Thus there is an increase in working capital of Rs. 7811. 47. An increase in working capital is observed due to increase in inventories, loans and advances, sundry debtors and cash balances and decrease in current Liabilities. The net result is Increase in Working capital. 3. 2. 5. STATEMENT OF CHANGES IN WORKING CAPITAL FOR THE YEAR ENDED 2006 AND 2007 (Rs. in lakhs) Particulars20062007Effect On Working Capital ______________________ Increase Decrease Current Assets Inventories 19297. 84 22807. 39 3509. 55 Real estate-projects in progress 2084. 38 2042. 47 41. 91 Sundry debtors 24058. 62 26021. 09 1962. 47 Cash and Bank balance 4362. 18 23018. 2 18656. 14 Loans and advances 101438. 60 97862. 13 3576. 47 Total Current Assets(A) 151241. 62 171751. 40 Current Liabilities Current liabilities 37312. 68 40352. 90 3040. 22 Provision for taxation – 3046. 24 3046. 24 Total Current Liabilities(B) 37312. 68 43399. 14 Working Capital (A-B) 113928. 94 128352. 26 Increase in working capital 14423. 32 14423. 32 128352. 26 128352. 26 24128. 16 24128. 16 Sources: Annual report of THE INDIA CEMENTS LIMITED. Adjusted P/L A/C Particulars (Rs. in lakhs) Particulars (Rs. in lakhs) To Depreciation 10262. 88 By Balance b/d (26252. 62) To Provision for taxation 3046. 24 By Dividend received 25. 0 To Discount on issue of shares 48812. 78 By Interest on investment 173. 98 To Proposed dividend 3046. 24 By Funds from operation 195180. 25 To Transfer to reserve 99102. 86 To Balance c/d 4656. 63 168927. 63 168927. 63 Sources: Annual report of THE INDIA CEMENTS LIMITED. 3. 2. 6. FUND FLOW STATEMENT OF ICL FOR THE YEAR ENDED 31ST MARCH 2007 SOURCES (Rs. in lakhs) APPLICATIONS (Rs. in lakhs) Issue of shares 4460. 16 Repayment of secured loan 23739. 81 Fund from operation 195180. 25 Repayment of unsecured loan 77092. 18 Purchase of fixed asset 82361. 26 Purchase of investment 2023. 84 Increase in working capital 14423. 32 199640. 61 199640. 61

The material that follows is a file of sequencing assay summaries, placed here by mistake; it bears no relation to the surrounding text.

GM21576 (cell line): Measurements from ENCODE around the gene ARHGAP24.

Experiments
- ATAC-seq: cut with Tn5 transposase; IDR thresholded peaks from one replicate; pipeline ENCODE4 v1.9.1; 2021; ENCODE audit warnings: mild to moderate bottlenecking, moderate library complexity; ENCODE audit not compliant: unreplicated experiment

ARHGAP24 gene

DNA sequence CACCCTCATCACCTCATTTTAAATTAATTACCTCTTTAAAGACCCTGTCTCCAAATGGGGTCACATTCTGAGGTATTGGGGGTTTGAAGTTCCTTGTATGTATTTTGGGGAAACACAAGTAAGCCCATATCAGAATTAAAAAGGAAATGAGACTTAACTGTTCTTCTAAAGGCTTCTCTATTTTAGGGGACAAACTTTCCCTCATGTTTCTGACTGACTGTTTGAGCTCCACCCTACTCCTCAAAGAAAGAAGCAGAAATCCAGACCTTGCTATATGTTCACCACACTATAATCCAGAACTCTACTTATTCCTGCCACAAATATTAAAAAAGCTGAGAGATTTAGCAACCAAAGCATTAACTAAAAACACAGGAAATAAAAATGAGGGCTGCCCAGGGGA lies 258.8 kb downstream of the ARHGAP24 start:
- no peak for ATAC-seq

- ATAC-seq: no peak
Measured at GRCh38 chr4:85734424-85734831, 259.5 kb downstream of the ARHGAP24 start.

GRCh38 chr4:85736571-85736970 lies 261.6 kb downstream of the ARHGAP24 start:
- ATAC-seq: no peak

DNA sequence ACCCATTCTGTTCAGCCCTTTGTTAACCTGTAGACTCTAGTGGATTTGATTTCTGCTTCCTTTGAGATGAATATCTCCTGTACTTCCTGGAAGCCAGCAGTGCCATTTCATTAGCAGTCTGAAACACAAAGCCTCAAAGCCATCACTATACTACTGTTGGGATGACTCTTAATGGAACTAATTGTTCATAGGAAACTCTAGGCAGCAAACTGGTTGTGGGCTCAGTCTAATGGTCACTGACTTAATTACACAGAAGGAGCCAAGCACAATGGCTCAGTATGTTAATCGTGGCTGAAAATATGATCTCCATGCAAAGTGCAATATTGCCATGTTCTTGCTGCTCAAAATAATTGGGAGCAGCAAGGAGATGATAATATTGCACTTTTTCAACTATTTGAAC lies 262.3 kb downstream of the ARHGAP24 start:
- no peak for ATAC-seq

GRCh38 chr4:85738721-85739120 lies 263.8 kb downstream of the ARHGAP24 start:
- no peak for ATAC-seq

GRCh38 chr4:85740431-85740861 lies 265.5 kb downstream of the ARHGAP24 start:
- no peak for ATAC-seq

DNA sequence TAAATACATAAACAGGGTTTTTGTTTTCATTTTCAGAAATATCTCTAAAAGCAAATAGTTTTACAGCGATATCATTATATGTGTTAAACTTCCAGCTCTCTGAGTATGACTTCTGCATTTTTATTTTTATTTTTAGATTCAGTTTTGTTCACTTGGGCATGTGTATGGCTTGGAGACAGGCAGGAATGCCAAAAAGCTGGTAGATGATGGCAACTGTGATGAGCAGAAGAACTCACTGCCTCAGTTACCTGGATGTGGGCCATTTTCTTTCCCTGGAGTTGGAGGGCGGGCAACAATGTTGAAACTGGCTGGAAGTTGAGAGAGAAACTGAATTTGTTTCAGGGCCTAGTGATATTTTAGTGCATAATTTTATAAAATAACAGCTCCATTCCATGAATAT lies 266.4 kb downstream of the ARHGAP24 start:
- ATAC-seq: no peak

Sources: Annual report of THE INDIA CEMENTS LIMITED. In the year 2007, working capital was Rs. 128352. 26. But in the year 2006, working capital was Rs. 106117. 47. Thus there is an increase in working capital of Rs. 14423. 32. An increase in working capital is observed due to significant increase in cash balance, sundry debtors and inventories and decrease in loans and advances and current Liabilities . The net result is Increase in Working capital. 3. 2. 7. STATEMENT OF CHANGES IN WORKING CAPITAL FOR THE YEAR ENDED 2007 AND 2008 (Rs. in lakhs) Particulars20072008Effect On Working Capital ______________________ Increase Decrease Current assets Inventories